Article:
Boxing comeback is not a good idea: let it be, dear Wladimir Klitschko

Boxing comeback is not a good idea
Let it be, dear Wladimir Klitschko

By Martin Armbruster

Wladimir Klitschko flirted with a return to the ring. He does so with cautious words, but apparently there is still a fire burning in his boxer soul. And yet one would like to shout to him: Let it be, Vladimir!

In these terrible days in Kiev, it is rare for Waldimir Klitschko to talk about anything other than Russia’s barbaric war against his homeland. The phrases that the longtime heavyweight world champion said in an interview with “Bild” war reporter Paul Ronzheimer attracted all the more attention. “If I’m in good shape, and above all, that the war in Ukraine is about to end and that our borders exist without any invasion from Russia, then in the end: who knows?”, Thought Klitschko. Although he does not want to make any big promises, he has “also learned that despite the war, one should not forget life.”

“Dr. Steelhammer” freely admitted that boxing icon George Foreman’s record appealed to him. He was crowned heavyweight champion again in 1994 at the age of 45 years, 9 months and 25 days. Older was not yet a champion in all boxing classes. “Maybe I have this dream of beating George Foreman’s record. It motivates me to get up and train every day,” Klitschko said. Just as nice as the idea is to crack the “Big George” mark.

However tempting it might be to return to the limelight, Wladimir Klitschko should give up. It’s true that “Dr. Steelhammer” is still in “good shape”. In the history of heavyweight boxing, there has probably never been a fighter who has been as consistently fit through and after his career as Klitschko. Exercising, being in shape and boxing are two different things. As powerful as a Klitschko comeback would be, one would like to say: Let it be!

Health is at stake

“You do not play boxing” is an old boxing wisdom. In a fist fight, every blow to the head means a minor concussion. Boxing is not played like football or basketball, just like golf or tennis. In other sports, a comeback is much easier to venture – even if it ends in disgrace. Mark Spitz, who won seven gold medals at the 1972 Olympics, almost drowned when he returned to the pool, while tennis legend Björn Borg resembled a caricature of the great player in 1991 when he again swung the puller. The sports icons scratched their monuments – they did not have much to fear in terms of health.

It’s different in boxing. Joe Louis and Muhammad Ali, the greatest heavyweight champions in history, ruined their physical well-being by trying to get back in their late thirties. Both received terrible beatings, were later affected by Parkinson’s disease. George Foreman also had to take part before his dreaded right fist made him champion again. He’s fine today, even though he was still boxing until he was 48. “Big” George is not representative.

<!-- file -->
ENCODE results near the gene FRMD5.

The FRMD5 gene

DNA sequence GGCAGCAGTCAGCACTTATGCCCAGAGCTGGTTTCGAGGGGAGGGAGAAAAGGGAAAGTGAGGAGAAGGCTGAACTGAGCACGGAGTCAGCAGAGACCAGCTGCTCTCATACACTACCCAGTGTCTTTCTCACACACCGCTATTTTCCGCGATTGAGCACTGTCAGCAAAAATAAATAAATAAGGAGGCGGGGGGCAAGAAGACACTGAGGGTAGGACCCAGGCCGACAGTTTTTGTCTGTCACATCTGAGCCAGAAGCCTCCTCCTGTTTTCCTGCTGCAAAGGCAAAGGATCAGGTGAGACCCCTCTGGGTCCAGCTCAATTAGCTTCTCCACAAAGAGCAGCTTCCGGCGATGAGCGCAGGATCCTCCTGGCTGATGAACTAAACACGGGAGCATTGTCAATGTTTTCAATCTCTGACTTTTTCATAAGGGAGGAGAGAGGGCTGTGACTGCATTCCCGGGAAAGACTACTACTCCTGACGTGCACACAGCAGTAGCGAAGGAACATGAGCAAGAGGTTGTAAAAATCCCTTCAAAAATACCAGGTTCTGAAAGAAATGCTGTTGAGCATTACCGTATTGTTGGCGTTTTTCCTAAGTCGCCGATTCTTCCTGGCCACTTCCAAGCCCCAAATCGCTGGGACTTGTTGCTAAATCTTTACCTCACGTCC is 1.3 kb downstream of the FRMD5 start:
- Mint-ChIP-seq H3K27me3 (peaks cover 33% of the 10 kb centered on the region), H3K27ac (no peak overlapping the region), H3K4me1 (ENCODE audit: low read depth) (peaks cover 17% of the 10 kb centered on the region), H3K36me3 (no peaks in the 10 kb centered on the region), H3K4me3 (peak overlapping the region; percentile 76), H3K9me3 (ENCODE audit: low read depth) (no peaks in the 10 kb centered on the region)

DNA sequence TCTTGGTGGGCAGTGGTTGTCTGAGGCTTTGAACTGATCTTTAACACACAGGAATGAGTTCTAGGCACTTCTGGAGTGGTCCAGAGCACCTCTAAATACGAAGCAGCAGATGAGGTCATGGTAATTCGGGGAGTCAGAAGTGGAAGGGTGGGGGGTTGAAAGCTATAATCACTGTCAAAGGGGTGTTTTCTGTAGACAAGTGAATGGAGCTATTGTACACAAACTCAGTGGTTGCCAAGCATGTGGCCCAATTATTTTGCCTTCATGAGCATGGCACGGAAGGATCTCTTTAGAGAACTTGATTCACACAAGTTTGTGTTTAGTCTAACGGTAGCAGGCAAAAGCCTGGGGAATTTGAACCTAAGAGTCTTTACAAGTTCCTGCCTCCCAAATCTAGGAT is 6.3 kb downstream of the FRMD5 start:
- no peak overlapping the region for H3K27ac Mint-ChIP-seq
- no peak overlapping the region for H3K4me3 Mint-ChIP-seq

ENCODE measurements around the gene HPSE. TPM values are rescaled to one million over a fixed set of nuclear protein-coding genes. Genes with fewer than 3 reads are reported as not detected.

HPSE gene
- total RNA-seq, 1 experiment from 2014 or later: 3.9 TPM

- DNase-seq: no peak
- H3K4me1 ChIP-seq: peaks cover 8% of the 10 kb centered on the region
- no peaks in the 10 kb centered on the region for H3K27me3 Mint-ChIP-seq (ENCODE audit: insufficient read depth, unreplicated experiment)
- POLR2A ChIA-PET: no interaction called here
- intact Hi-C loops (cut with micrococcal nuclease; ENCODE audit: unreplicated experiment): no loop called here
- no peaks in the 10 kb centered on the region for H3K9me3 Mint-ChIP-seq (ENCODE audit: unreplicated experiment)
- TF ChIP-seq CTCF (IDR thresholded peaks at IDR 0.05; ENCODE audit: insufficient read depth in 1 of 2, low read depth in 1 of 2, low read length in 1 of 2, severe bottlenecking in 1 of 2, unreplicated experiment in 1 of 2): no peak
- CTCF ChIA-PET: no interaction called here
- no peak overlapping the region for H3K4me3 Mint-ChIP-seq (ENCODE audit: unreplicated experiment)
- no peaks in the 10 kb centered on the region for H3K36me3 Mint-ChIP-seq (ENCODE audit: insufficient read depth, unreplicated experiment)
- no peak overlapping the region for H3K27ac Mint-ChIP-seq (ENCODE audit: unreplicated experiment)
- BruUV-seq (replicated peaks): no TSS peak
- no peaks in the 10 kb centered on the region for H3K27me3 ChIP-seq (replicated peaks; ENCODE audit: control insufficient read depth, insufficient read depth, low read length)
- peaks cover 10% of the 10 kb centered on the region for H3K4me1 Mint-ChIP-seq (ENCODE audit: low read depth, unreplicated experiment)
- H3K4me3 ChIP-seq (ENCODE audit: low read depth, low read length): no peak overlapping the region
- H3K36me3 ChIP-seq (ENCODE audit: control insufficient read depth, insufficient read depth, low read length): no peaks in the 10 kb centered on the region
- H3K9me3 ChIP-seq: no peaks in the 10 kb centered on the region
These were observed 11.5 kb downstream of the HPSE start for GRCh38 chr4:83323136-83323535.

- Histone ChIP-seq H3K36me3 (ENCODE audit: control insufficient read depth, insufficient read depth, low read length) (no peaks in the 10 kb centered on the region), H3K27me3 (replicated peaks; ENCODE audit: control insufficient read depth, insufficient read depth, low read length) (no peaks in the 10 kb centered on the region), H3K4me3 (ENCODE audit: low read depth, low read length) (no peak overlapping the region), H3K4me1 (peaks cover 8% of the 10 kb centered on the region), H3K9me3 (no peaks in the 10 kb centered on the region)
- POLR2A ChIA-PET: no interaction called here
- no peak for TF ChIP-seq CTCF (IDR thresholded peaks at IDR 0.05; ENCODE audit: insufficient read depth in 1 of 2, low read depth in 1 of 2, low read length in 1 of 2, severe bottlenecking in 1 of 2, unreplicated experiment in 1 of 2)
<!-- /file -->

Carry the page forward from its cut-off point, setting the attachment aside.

Wladimir Klitschko got a unique farewell from the big boxing scene. Delivered an epic battle to young Anthony Joshua in 2017 at the age of 41, celebrated despite the defeat of 90,000 Britons at Wembley. There were no cracks in his monument, on the contrary: Klitschko plastered it up that night in London, the pedestal got higher even though he lost. Even the flaw of his point loss to Tyson Fury in 2015 pales in comparison to “Gypsy King’s” career until his recent knockout triumph.

The risk of it going wrong is great

That Fury has now also resigned, although many do not buy it from the Englishman. Klitschko was happy with the victory of his former nemesis. Because it means the end of his career, or because Fury is his real dream opponent? He still has a score to settle with the 2.06-meter giant, the rivals’ revenge planned for 2016 never came to anything after Fury’s mental collapse.

Either way: Whether Klitschko for a one-off show against Fury, Joshua or any heavyweight laces the gloves again. The risk of it going wrong is great, even if Klitschko is fit and in shape. The reflexes, the timing – the crucial thing in the ring increases with each passing year, often without the boxers noticing. The one famous shot can then become too much.

And unlike many other popular boxing greats, the Ukrainian does not need money. Klitschko earned and invested millions, was a successful businessman until the war in Ukraine, toured the world as a motivational coach. The 46-year-old could be anywhere and enjoy life, but stands by his brother Vitali’s side in the besieged and partially bombed-out Kiev. The whole world admires him for it.

In 2020, Klitschko, who had dominated the heavyweight division for nearly a decade, was inducted into the International Boxing Hall of Fame. It is there, it belongs, it is there, it stays forever. Next to Joe Louis, next to Muhammad Ali, next to George Foreman, next to Vitali and Lennox Lewis. Wladimir Klitschko achieved everything. Fighting for a nation’s survival is worth risking your life for. It’s not a boxing record.

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